The organization of the new kingdom is detailed in the opening verses of chapter 6. One hundred and twenty princes or “satraps” were appointed. Some have held that this figure is inaccurate. Montgomery, for instance, says, “The 120 satraps (AV ‘princes’) is an exaggeration, or at least an inaccuracy. Her[odotus], iii, 89, records that Darius created 20 satrapies, and that king’s inscriptions give their numbers successively as 21, 23, 29.”301 Montgomery goes on, however, to admit that there were 127 provinces according to Esther 1:1 but still insists that Daniel is inaccurate. Montgomery also objects to the “three presidents” as being without parallel.302 The fact is that the appointment of 120 officials to rule such a vast territory and of three presidents to rule over them was not at all unreasonable. Whether or not there were precisely 120 subdivisions of his territory is not indicated, but the need for this number of officials is obvious.
The point of introducing these facts in Daniel’s narrative is to give the setting for Daniel’s place of honor. Daniel himself was named one of the three presidents who would coordinate the work of the 120 princes. Of them, it was required to give financial accounts and protect the king’s interest. In such a function, an honest and capable administrator familiar with the territory and problems of taxation would undoubtedly be of immeasurable benefit to Darius. For this reason, Daniel, according to verse 3, was preferred above the others and had such “an excellent spirit” that the king thought to put all of the princes under him. All of this makes a great deal of sense and actually sets the stage for the supreme test of Daniel which followed.
6:4-5 Then the presidents and princes sought to find occasion against Daniel concerning the kingdom; but they could find none occasion nor fault; forasmuch as he was faithful, neither was there any error or fault found in him. Then said these men, We shall not find any occasion against this Daniel, except we find it against him concerning the law of his God.
The excellent services and integrity of Daniel soon became a barrier to the ambitions of the princes and presidents with whom he was associated. Daniel’s integrity made impossible any corruption, and his favor with Darius aroused the jealousy of his fellow officials. It was only natural under these circumstances that these men, most of them probably much younger than Daniel and anxious to get ahead, should try to find some means of disposing of Daniel. Daniel’s faithfulness was such that they could not put their finger on any error or fault in the execution of his office. Some other method must be found if Daniel was to be eliminated. The men themselves came to the conclusion that the only way they could trip up Daniel was to provide a conflict between official regulations and Daniel’s conscience and observance of the law of God. Scriptures do not reveal all the machinations which went on behind Daniel’s back, but apparently there were numerous conferences and finally a plot was formed.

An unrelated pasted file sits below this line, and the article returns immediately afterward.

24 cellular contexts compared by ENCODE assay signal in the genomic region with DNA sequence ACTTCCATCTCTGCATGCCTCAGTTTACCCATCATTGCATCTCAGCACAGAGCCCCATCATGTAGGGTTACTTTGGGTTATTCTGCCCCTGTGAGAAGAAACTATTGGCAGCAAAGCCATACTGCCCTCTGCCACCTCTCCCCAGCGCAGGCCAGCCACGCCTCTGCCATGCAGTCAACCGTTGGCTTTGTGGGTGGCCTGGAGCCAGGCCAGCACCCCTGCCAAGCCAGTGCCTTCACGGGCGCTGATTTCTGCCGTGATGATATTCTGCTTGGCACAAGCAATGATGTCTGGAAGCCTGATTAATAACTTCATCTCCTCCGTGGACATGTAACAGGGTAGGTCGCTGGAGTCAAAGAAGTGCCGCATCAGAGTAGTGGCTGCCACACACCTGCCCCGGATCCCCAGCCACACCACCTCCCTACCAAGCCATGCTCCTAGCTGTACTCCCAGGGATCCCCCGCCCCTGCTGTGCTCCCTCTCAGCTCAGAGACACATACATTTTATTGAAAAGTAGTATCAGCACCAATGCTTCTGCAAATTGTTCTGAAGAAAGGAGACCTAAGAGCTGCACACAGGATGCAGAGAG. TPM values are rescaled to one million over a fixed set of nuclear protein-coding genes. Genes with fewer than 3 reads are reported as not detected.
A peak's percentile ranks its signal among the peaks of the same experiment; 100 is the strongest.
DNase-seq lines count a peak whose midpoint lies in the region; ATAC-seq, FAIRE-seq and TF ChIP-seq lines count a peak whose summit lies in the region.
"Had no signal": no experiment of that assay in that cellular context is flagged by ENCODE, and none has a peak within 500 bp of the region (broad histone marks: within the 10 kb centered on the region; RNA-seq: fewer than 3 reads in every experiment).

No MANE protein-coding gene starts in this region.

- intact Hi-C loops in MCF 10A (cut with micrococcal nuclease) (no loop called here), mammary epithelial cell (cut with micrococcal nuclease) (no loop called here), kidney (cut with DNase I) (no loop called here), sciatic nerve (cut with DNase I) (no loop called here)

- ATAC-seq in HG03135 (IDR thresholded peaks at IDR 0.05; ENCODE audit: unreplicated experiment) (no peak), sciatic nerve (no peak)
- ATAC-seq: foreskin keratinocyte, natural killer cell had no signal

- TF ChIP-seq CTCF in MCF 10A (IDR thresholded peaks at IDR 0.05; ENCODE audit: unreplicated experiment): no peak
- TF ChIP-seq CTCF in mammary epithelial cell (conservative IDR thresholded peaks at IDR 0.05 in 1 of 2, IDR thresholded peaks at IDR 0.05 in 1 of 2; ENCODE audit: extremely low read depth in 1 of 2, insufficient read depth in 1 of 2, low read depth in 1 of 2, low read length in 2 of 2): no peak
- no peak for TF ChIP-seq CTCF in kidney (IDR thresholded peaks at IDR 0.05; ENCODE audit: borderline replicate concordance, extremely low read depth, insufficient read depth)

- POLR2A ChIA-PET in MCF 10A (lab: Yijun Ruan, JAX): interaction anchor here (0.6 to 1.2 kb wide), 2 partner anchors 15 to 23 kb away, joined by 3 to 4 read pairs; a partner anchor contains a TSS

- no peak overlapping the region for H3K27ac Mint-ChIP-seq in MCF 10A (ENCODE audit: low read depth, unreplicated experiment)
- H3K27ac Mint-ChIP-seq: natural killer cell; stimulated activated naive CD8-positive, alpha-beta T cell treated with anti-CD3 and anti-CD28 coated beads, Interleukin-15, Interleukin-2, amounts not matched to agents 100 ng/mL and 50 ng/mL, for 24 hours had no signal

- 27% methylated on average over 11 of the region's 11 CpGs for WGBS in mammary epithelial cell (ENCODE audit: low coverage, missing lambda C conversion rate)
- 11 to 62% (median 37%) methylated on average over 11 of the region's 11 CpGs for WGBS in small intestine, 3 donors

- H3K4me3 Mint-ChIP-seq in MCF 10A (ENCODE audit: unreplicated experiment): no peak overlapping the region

6:6-9 Then these presidents and princes assembled together to the king, and said thus unto him, King Darius, live for ever. All the presidents of the kingdom, the governors, and the princes, the counsellors, and the captains, have consulted together to establish a royal statute, and to make a firm decree, that whosoever shall ask a petition of any God or man for thirty days, save of thee, O king, he shall be cast into the den of lions. Now, O king, establish the decree, and sign the writing, that it be not changed, according to the law of the Medes and Persians, which altereth not. Wherefore king Darius signed the writing and the decree.